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Showing posts from January, 2009

Avoid assumptions in infrastructure code

A few days back, while reviewing some code I came across what I considered to an over abundance of assumptions in infrastructure code. Such assumptions in infrastructure code can make software buggy and difficult to change. Let me first explain what I mean by infrastructure code. Frameworks always have interactions that we use when we extend their classes. For example if you have used Struts, then the custom action classes we create, use Strut's infrastructure code from the ActionServlet and the Struts RequestDispatcher. These classes call methods which are overriden by our custom classes, thus allowing our code to get called. Even when we do not use such frameworks, there are lots of places where we have hand written infrastructure code in our projects. Typically these are methods in base classes that are invoked as part of a use case. These methods will do a bunch of things that are determined by reading configuration files, decoding the request that invoked them, and perhaps o

Make build scripts in GANT

I have always used ANT to create build scripts, and by and large it has served me well. ANT is simple, and it has a wide variety of tasks, which take care of almost all build requirements. Sometime back when I came across a new build tool called GANT , I was curious as to what it would offer that ANT did not. GANT is really Groovy + ANT. For those of you who are not familiar with Groovy, it is a dynamic language which compiles to bytecode and interoperates very well with Java. So GANT uses Groovy as the language to create build scripts. However all ANT tasks have been made available through Groovy's ANTBuilder. So GANT can use ANT under the hoods, but it is not limited to ANT. If we need to write custom stuff for a build script, we can either create our own custom ANT task, or alternatively we can write a Groovy function or class. This along with being able to easily add consitional logic in build scripts is a very useful feature. Also since we use Groovy for creating the build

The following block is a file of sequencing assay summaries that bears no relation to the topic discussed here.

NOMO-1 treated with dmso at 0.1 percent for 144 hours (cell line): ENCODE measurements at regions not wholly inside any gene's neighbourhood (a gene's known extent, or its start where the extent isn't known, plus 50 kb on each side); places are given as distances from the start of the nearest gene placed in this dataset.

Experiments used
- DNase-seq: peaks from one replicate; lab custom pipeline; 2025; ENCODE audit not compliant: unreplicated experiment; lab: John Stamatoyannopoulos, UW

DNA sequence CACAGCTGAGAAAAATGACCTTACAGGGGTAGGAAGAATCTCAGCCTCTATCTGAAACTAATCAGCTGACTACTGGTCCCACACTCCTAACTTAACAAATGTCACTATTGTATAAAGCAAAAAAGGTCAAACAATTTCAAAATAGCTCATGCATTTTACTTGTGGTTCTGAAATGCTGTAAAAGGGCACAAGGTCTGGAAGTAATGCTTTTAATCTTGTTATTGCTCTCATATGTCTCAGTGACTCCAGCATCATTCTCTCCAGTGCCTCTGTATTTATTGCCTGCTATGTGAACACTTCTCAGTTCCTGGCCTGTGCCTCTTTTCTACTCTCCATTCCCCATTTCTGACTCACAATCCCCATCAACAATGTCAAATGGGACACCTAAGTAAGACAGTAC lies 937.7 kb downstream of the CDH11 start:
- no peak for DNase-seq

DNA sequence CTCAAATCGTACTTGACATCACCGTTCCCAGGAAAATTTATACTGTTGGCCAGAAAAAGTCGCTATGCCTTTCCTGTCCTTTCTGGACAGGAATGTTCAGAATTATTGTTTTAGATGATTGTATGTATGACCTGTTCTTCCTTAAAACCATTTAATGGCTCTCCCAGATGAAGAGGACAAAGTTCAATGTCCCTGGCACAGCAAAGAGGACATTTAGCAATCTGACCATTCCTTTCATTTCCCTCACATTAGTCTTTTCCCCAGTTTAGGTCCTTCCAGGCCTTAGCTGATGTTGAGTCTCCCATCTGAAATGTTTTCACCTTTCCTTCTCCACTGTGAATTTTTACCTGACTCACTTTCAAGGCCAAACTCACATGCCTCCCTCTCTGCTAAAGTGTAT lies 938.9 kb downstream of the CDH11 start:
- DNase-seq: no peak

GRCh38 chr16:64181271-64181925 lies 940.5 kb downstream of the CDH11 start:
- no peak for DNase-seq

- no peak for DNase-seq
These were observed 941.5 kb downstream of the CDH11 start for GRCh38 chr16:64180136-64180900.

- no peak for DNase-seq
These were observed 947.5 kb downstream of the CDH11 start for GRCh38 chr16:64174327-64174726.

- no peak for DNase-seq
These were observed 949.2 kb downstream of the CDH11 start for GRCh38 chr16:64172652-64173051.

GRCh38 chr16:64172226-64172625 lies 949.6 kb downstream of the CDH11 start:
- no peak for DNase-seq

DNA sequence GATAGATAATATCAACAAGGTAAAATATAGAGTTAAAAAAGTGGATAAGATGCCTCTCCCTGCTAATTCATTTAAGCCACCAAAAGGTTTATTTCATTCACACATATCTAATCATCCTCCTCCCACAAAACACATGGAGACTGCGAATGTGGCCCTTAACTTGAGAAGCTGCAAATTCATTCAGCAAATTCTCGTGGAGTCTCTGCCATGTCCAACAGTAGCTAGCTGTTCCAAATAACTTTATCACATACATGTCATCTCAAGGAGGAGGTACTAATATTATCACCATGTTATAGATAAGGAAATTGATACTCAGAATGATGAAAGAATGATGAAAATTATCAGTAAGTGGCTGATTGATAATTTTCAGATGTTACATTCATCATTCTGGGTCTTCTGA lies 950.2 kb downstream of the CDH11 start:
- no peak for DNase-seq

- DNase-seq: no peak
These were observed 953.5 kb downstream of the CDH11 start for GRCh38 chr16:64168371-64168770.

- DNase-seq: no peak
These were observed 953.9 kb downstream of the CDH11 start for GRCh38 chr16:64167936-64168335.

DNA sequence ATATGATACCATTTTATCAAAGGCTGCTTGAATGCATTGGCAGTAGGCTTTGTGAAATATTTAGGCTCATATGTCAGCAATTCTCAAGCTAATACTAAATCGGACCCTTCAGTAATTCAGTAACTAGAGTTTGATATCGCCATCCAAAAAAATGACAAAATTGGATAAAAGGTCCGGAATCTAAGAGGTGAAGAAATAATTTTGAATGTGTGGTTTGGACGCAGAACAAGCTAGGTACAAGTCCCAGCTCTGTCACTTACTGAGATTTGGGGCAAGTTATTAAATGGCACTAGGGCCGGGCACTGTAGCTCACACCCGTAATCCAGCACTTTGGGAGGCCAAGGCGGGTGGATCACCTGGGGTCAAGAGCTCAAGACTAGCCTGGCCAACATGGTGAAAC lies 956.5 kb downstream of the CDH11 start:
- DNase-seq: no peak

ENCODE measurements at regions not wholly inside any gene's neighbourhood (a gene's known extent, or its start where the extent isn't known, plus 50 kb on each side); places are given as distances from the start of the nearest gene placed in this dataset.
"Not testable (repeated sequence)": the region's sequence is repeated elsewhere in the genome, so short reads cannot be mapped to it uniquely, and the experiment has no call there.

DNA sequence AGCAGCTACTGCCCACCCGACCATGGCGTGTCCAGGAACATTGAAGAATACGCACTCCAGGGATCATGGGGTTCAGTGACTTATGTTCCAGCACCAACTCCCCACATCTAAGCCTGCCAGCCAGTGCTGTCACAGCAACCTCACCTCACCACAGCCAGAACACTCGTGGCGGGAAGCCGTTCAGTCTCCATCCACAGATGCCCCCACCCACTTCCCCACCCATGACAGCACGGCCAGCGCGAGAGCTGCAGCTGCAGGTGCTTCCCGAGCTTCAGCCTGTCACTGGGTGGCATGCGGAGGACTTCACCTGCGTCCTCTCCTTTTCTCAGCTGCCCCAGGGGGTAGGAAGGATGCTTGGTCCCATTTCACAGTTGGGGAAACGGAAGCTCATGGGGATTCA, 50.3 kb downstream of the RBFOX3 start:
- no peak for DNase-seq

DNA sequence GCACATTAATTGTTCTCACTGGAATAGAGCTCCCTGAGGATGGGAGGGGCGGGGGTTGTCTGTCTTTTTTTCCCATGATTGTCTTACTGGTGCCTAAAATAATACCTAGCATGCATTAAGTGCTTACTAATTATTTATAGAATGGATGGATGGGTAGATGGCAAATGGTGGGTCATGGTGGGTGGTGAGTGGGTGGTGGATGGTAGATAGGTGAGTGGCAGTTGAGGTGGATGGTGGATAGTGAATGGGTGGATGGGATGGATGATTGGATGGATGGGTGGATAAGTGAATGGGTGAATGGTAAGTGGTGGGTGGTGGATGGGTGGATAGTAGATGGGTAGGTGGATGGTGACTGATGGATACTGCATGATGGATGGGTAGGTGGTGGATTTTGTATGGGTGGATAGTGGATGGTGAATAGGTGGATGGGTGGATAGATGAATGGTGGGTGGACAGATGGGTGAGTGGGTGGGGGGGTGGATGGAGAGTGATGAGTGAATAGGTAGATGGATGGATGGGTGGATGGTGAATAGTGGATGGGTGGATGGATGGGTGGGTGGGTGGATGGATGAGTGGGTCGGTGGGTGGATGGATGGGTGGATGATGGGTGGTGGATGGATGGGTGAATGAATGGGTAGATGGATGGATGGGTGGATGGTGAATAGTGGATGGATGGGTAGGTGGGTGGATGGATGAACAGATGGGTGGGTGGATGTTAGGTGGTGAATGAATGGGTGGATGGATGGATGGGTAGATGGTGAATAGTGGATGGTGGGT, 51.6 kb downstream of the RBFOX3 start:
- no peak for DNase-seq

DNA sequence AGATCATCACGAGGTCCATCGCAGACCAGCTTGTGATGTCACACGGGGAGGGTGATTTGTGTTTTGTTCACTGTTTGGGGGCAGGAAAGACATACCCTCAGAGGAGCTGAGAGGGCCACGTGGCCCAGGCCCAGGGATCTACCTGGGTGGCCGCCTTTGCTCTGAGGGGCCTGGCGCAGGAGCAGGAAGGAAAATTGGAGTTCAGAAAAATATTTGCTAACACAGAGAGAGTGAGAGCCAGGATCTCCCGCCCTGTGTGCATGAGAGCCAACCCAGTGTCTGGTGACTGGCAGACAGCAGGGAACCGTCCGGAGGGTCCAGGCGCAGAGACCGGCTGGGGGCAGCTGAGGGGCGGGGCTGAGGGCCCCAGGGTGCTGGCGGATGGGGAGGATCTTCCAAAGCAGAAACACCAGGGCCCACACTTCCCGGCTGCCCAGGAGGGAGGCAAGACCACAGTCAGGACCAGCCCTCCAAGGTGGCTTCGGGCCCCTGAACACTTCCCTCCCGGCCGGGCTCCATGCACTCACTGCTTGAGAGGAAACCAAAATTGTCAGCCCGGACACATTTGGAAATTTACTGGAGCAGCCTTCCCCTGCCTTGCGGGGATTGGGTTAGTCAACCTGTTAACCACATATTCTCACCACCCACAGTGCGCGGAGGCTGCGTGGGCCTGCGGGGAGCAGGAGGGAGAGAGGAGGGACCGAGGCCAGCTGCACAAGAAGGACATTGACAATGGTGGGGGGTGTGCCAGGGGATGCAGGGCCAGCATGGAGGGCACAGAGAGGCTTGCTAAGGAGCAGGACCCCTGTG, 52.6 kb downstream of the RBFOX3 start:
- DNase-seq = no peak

Unicode newline character in Java string

The other day I was trying to represent a String in unicode characters. String s = new String ( "\u0041 \u000A" ) ; What I wanted was this "A \n", and instead, what I got was a COMPILE ERROR String literal is not properly closed by a double-quote What the hell! I have represented characters as unicode earlier in my Java code. So what was wrong here. It seems the compiler did not like the unicode newline character I had added. Here's why... The compiler translates unicode characters at the beginning of the compile cycle. Which means the above source first gets converted to String s = new String ( "\u0041 " ) ; before compilation starts. Now it is quite obvious why compilation would fail. Check out section 3.2 on Lexical Translations to understand what exactly happens in the translation phase of lexical analysis. You might also enjoy reading this issue of the Java Specialists newsletter. If you trying to represent newli

XML attribute value normalization

A couple of days back I was debugging a failed test case which was testing an XML generated by a Servlet. We were using JDom for generating the XML, and XMLUnit for testing. Testing involved comparing the generated XML with an XML on disk. The test case was failing on a '\n' character in one of the attributes of the generated XML. The XML generated by the Servlet was something like this: <root att="test \n value"> but JDom seemed to be putting some strange characters in place of '\n' Now I had absolutely no idea about this, but the XML specification has something called "XML attribute normalization". Among other things, while adhering to this specification, JDom replaces all '\n' with Look here for more details. The moment I replaced the '\n' in the expected data, the test worked like a charm.

Quirks mode in browsers

Have you heard of the quirks mode in web browsers? Well I had not until a couple days back when I ran into an issue of a CSS not rendering properly in a web page I was working on. When I made a request for the page and opened Firebug , I could see requests for the CSS files, and I could also see that they were being properly downloaded. In Firebug's CSS view, I could see that all the CSS classes which I was expecting to be applied were showing up. So, what then was the problem. By pure chance I discovered that only elements from the CSS class were being applied. All inherited elements were not being applied. I also discovered by chance that the tag in the webpage caused this behaviour. If I added a DOCTYPE, everything would render perfectly, but if I removed the DOCTYPE, then inherited CSS elements would not get rendered. Now why would that happen? I decided to Google a bit, and found out that browsers have a quirks mode which is triggered by the absense of the DOCTYPE in the h